Depression is one of the most difficult things to overcome, but out of experience with this issue, I’d like to share with you some ways to pick yourself up after a bout of depression that truly do work. Depression affects a large number of Americans today, and is affecting children at younger ages each year. It can occur from grief, loss, loneliness, isolation, a major life change or crisis, suffering rejection in some form, financial reasons, relationship reasons, or simply because a person is genetically prone to depression. Depression runs largely in my family, and both my brother and myself struggle with this issue. Luckily, I’ve overcome two major depressions at two critical points in my life, and I’d like to share with you some ways to pick yourself up that worked for me.
1. Get Moving
Exercising was hands down my saving grace, and is one of the best ways to pick yourself up in a time of depression. Honestly, if I hadn’t taken the time each day to go outside and run or walk for at least 45 minutes to an hour, or do daily yoga, I don’t know that I could have gotten through some of the darkest days of my life. Though nothing had changed in my life when I was finished working out, moving my body was the one thing that I did each and every day that was something positive, and a sign for me that I wasn’t giving up. Pushing yourself up a hill, going an extra 10 minutes, spending an hour of solitude in nature, and hearing nothing but your favorite music and feeling the beat of your heart are all things that truly can help you motivate yourself to keep moving forward. There were days I absolutely did not want to exercise, but I always did, even if for only 30 minutes a day. I always felt better afterwards, and this kept me motivated, even though my life wasn’t perfect.
2. Express Yourself
Another important thing to do if you know you’re depressed is to find a healthy way to express yourself. For me, this was directed into writing and cooking. I know cooking sounds like an odd way to express yourself, but for me, getting in the kitchen to prepare healthy food for myself was therapeutic, and it kept me eating healthy when either I didn’t want to eat or I wanted to eat junk food. This was a turning point for me at both points of my depression, and one I’m eternally grateful for. Also, writing out my feelings and even starting a blog were incredibly helpful for me, though it was hard to do when I felt like doing nothing. Find a way to express yourself in a healthy way, either through art, writing, cooking, creating something, gardening, etc. Whatever offers a therapeutic benefit for you, that isn’t a form of self harm, is a great way to pick yourself up after a bout of depression. It inspires a part of you that formerly felt lifeless.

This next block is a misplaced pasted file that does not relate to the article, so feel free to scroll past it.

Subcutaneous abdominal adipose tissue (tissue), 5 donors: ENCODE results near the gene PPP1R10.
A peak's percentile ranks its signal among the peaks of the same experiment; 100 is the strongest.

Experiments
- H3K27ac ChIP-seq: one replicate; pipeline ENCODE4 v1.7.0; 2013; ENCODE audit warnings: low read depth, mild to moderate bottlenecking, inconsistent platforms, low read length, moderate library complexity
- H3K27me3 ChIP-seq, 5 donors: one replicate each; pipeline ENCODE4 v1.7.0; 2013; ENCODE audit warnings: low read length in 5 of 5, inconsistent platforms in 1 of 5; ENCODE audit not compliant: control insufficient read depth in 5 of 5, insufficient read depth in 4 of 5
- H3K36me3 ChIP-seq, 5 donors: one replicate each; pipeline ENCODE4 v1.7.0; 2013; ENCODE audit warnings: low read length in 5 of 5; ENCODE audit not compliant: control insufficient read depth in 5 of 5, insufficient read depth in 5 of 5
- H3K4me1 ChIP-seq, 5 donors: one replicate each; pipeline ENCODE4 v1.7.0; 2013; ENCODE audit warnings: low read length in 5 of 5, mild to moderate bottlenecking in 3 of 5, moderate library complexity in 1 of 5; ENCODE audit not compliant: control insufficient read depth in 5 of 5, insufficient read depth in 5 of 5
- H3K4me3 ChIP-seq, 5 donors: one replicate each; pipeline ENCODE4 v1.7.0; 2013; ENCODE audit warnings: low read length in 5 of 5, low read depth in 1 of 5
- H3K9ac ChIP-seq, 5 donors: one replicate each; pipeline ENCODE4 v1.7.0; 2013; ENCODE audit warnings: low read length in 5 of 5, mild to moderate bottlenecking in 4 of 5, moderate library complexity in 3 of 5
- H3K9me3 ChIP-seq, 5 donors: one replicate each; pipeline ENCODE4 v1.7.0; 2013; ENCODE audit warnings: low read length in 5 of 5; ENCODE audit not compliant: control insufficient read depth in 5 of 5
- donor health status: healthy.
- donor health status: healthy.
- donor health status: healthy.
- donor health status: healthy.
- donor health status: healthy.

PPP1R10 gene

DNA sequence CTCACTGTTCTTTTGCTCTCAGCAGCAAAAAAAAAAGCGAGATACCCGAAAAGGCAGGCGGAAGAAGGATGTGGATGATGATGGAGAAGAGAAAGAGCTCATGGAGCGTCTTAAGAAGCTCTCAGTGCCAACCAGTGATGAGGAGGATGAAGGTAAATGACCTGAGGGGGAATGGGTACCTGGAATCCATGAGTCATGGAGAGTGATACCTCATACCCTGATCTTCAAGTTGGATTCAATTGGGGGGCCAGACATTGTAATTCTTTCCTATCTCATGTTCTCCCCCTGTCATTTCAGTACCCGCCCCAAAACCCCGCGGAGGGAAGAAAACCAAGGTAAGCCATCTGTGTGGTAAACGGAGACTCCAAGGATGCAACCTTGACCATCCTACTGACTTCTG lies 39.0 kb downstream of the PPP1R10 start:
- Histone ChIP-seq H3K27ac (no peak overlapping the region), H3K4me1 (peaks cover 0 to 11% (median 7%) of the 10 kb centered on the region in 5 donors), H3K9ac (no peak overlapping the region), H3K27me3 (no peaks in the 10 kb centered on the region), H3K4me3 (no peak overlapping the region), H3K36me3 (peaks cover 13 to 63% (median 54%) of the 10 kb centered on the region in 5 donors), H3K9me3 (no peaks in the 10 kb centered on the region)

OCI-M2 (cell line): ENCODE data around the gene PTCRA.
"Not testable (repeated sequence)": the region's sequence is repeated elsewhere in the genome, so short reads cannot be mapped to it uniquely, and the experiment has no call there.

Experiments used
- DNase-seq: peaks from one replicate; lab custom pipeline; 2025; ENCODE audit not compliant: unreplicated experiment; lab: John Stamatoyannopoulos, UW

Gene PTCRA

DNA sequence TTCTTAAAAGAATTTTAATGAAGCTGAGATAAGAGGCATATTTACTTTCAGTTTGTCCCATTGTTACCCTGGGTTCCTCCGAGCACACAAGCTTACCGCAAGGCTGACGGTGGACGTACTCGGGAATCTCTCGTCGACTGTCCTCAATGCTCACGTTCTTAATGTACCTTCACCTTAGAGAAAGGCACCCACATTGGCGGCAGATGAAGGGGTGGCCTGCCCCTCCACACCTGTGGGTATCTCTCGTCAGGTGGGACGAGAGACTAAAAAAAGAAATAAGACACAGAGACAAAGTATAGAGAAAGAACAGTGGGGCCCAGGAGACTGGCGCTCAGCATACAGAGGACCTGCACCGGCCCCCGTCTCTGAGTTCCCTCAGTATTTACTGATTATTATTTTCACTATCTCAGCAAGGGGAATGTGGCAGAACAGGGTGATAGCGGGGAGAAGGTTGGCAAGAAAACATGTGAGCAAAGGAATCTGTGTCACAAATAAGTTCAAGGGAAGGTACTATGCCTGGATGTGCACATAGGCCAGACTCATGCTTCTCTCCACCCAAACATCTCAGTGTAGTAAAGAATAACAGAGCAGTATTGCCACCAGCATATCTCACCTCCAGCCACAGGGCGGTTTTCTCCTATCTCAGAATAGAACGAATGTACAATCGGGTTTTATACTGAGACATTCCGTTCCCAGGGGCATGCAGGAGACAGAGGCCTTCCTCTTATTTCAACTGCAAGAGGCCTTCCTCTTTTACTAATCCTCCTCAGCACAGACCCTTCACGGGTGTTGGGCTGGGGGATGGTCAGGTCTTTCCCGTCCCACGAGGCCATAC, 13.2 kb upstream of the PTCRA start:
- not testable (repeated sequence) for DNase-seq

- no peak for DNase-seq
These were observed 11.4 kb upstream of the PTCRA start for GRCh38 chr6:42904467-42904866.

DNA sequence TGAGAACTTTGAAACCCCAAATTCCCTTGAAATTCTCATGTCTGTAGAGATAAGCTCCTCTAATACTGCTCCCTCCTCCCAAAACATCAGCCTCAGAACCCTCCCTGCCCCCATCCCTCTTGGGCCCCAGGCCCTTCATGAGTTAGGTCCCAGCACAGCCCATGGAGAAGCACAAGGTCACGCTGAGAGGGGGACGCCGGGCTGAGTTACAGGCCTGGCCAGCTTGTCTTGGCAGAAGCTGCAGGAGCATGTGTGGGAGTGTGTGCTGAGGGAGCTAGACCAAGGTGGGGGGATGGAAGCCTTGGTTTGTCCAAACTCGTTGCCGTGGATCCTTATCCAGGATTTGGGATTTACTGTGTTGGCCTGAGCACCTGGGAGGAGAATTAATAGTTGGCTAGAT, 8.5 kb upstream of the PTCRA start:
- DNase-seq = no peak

This might sound almost too simple, so let me explain. Most of the time, disordered sleep patterns come along with depression. Either going to bed extremely late and sleeping half the day away, or not sleeping at all or in very little amounts, are all signs that depression might be an issue. To help get yourself back to a healthy sleeping routine, which is important to prevent mood alterations from disruptions in your melatonin cycle, be sure to set a sleeping schedule for yourself and stick to it! Do whatever it takes to make a healthy sleeping habit happen. The best sleeping routines are usually sleeping from 10 or 11 p.m. at night and getting up around 6 or 7 a.m. Being awake in the earlier part of the day has been proven to improve mood by exposure to early morning sunlight, as well as resetting your melatonin clock. When the hormone melatonin is altered in the body, mood disorders usually occur, which is one reason seasonal affective disorder (also known as SAD) causes depression in many people in the winter when sunlight hours are decreased. Getting up earlier in the day truly does help with depression, and I’ve experienced this firsthand. Also be sure to clock in at least 8 or 9 hours a night for the best mood possible the next day. A well rested mind is one of the best things you can have under your belt to combat depression.
4. Family Relationships
Certain family issues I experienced were a large contributing factor to my depression, but clinging to certain family relationships in my family, primarily with my mother, were also part of my saving grace. Isolating yourself from everyone only makes things worse. Even on the worst of my days, and even when my mother didn’t understand me, I still made it a point to stay close to her. If you have someone in your family you can reach out to, even if they don’t understand you completely, be sure you stay close to your family however you can. They truly can be a support system for you, and can help you stay connected to your family, even when it is hard.